Patrick Michael

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Patrick Michael
Michael Patrick.jpg
courtesy "No Less Worthy"
Personal Information
Date of Birth c1889
Place of Birth Cunderdin, Western Australia
Death 25 May 1951
Place of Death Perth, Western Australia
Age at Enlistment 27 years old
Description 5'7" (1.70m) tall ; 124 lbs
56.245 kg
; bronze black complexion ; grey eyes ; black hair
Occupation Horse driver
Religion Roman Catholic
Address Jarrahdale, Western Australia
Next of Kin Mother , Mrs Ann Martin (Cunderdin, Western Australia)
Military Information
Reg Number 331
Date of Enlistment 11 Feb 1916
Rank Private
Unit/Formation 44th Battalion, B Company transferred to 28th Battalion / 7th Brigade, 2nd Division
Date of Embarkation 6 Jun 1916 ‒ 21 Jul 1916
Ship Embarked On HMAT A29 Suevic Fremantle to Plymouth
Date of Return 21 Jul 1917 ‒ 11 Sep 1917
Ship Returned On HMAT A14 Euripides England to Fremantle
Fate Wounded in Action 3-6 Nov 1916, Gueudecourt
Returned to Australia
Monument Jarrahdale Honour Roll
ANZAC Memorial Park (Byford)
Medals British War Medal
Victory Medal

Pre War

At age 13 Patrick was employed by Joseph Marwick a York farmer.

Electoral Roll entries - 1914 timber worker, East Kirup.

Patrick has been identified as an Indigenous Australian through the Australian War Memorial Project.

War Service

At the time Patrick entered camp, the 44th Battalion was being raised, and thus he was within a day, allocated to them, and in turn to their B Company. At enlistment he claimed to have been born in Gympie, Queensland, a claim he repeated when he enlisted for WW2.

On 18 Aug 1916 in England, Patrick was charged with being AWOL from 12:00am 10 Aug 1916 until he reported at 2:15pm on 11 Aug 1916. Awarded 1 day of No.2 Field Punishment, 7 days confined to barracks and forfeited 2 days pay. On 19 Sep 1916 he was charged with being Absent from Church Parade at 9:00am 17 Sep 1916 at Rollestone, for which he received 7 days Confined to Barracks and fined £1/15/- ($3.50).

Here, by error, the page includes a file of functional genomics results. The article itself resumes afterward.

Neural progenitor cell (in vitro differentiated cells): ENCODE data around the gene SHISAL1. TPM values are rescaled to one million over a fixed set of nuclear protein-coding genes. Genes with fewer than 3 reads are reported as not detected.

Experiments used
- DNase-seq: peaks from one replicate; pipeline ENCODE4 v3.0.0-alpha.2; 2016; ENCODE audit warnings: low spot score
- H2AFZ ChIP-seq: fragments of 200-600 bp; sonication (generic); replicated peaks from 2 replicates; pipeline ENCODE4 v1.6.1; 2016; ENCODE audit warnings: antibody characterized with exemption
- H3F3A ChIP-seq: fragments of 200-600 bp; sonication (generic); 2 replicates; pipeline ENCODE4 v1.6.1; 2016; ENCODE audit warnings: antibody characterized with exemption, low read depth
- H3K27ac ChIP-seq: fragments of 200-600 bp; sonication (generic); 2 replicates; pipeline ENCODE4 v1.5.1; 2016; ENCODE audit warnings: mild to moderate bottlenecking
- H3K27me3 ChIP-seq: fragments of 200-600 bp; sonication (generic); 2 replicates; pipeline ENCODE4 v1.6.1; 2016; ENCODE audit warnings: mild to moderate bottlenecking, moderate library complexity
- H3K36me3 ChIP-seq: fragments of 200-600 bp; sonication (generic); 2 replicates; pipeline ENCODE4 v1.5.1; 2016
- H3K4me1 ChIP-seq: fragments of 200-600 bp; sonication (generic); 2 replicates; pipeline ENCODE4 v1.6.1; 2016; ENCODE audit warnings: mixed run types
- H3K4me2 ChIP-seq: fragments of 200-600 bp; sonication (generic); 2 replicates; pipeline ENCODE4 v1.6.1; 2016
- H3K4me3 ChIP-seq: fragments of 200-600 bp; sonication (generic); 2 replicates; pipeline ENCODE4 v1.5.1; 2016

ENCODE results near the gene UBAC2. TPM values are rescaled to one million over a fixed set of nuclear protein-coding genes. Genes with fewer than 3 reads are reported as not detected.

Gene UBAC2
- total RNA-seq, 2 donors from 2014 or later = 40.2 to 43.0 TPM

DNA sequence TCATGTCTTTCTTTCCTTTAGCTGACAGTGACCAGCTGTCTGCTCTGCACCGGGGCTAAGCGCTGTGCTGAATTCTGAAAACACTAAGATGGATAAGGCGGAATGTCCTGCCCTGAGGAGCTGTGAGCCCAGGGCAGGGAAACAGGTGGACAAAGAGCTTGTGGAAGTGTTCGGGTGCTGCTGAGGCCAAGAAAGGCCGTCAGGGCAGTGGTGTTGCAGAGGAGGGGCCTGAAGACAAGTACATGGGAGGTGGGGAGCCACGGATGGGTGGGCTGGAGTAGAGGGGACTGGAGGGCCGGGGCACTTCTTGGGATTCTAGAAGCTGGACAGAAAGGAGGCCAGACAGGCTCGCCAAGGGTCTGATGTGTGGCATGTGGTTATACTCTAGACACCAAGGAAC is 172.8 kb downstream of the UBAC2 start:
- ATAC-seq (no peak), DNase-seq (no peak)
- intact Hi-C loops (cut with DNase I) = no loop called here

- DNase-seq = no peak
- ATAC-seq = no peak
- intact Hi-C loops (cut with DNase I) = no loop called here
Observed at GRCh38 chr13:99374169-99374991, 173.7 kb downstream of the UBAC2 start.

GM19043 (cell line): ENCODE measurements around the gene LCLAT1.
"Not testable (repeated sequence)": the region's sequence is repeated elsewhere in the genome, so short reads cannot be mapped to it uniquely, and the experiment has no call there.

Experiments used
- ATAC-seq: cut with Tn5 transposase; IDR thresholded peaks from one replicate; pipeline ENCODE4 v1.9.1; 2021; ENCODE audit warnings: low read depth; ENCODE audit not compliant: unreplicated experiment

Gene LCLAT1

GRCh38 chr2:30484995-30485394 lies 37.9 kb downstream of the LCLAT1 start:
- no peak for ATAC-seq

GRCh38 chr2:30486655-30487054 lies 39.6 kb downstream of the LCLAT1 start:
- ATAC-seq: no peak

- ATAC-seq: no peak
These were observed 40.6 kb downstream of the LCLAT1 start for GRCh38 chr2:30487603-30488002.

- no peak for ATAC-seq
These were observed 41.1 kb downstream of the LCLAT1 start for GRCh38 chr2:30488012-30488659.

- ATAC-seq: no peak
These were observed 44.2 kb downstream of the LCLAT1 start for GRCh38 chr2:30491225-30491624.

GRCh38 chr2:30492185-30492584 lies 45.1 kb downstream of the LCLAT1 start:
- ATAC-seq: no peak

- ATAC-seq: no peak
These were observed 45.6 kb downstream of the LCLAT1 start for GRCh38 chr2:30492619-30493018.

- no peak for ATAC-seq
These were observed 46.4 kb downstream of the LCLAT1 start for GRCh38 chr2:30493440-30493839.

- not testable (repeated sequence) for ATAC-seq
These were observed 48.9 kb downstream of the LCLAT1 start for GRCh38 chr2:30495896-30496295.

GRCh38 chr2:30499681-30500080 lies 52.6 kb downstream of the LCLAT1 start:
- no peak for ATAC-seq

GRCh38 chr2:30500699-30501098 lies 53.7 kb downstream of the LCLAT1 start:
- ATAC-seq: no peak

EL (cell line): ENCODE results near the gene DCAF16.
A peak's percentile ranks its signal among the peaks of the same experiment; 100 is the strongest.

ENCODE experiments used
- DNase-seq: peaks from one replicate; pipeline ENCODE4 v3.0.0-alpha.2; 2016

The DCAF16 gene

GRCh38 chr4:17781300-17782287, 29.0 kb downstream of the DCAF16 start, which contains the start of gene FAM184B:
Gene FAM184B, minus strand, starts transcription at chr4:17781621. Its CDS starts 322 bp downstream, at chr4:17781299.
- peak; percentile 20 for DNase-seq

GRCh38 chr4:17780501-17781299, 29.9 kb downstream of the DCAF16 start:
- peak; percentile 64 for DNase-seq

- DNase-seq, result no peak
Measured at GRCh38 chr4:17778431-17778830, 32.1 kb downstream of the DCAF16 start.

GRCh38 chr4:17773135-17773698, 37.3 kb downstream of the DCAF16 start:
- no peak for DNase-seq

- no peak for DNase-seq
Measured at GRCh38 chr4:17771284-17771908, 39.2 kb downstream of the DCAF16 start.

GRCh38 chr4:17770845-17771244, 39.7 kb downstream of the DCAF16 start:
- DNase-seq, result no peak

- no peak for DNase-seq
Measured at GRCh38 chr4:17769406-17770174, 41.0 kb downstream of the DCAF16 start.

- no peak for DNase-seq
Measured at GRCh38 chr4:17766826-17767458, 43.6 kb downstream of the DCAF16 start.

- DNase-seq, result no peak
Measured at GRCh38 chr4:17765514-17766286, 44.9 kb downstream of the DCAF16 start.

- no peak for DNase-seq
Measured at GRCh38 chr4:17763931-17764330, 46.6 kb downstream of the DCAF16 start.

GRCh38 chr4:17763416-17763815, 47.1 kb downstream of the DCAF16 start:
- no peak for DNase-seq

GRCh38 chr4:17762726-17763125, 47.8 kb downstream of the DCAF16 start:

On arrival in England Patrick had been assigned to the 7th Training Battalion, and at some point was transferred from the 44th Battalion to a 28th Battalion reinforcement group. On 14 Oct 1916 he proceeded overseas to France from Folkestone aboard HMT Victoria. Along with 46 other reinforcements, Patrick joined the 28th Battalion on 30 Oct 1916 at Dernacourt on the Somme where they were in billets.

On 3 Nov 1916 the 28th Battalion relieved the 53rd in the front line trenches. The trenches were in poor order, with between 1 and 3 feet (300mm - 1m) of mud in them. On 5 Nov 1916 they attacked the German front line trenches known as Gird Trench, suffering heavy losses (59 killed, 172 wounded and 50 missing). Patrick received a gunshot wound to his left wrist during the battle that was to be known as Gueudecourt. Treated by the 5th Field Ambulance on 5 Nov 1916, and then the 3rd Stationary Hospital in Rouen on 8 Nov 1916.

On 10 Nov 1916 Patrick was embarked on HMHS Carisbrook Castle at Le Havre for England, and on arrival he was admitted to the 3rd London General Hospital the next day. Released to the 2nd Australian Auxiliary Hospital on 22 Nov 1916, he was then sent to Weymouth on 25 Nov 1916. However, by 1 Dec 1916 he was again in need of medical attention and this time he was admitted to the King George's Hospital with an unknown infection. Released on 5 Mar 1917 to No 2 Command Depot at Weymouth, then 2 days later to the No 4 Command Depot at Wareham and then to the No 3 Command Depot at Hurdcott on 17 Mar 1917. There on 3 Apr 1917 he was classified as B2A, unfit for further battlefield duty.

While waiting to go home, on 1 May 1917 he was transferred to the No 2 Command Depot at Weymouth. The bones fractured in his arm did not reunite, and thus he was sent back to Australia where he was discharged by the 5th Military District on 20 Nov 1917.

Post War

Within a year of his discharge, Patrick was back in the Northam area. By the early 1930s he was working at Yorkrakine, and at the end of the decade he was in the Tammin district. At the time of his death, burial records give Wubin as his normal place of residence.

WW2 War Service

Patrick Richard Michael[1] enlisted on the 28 August 1941[2] from Swanbourne and served as a Private in World War Two from 28 Aug 1941 until 17 Nov 1941 with the service number W26672.

At enlistment for WWII, Patrick listed Tammin, WA as his home town. His posting at discharge was 5th Garrison Battalion [citation needed].


Valuable background information provided by Rob Horridge, and the publication No Less Worthy

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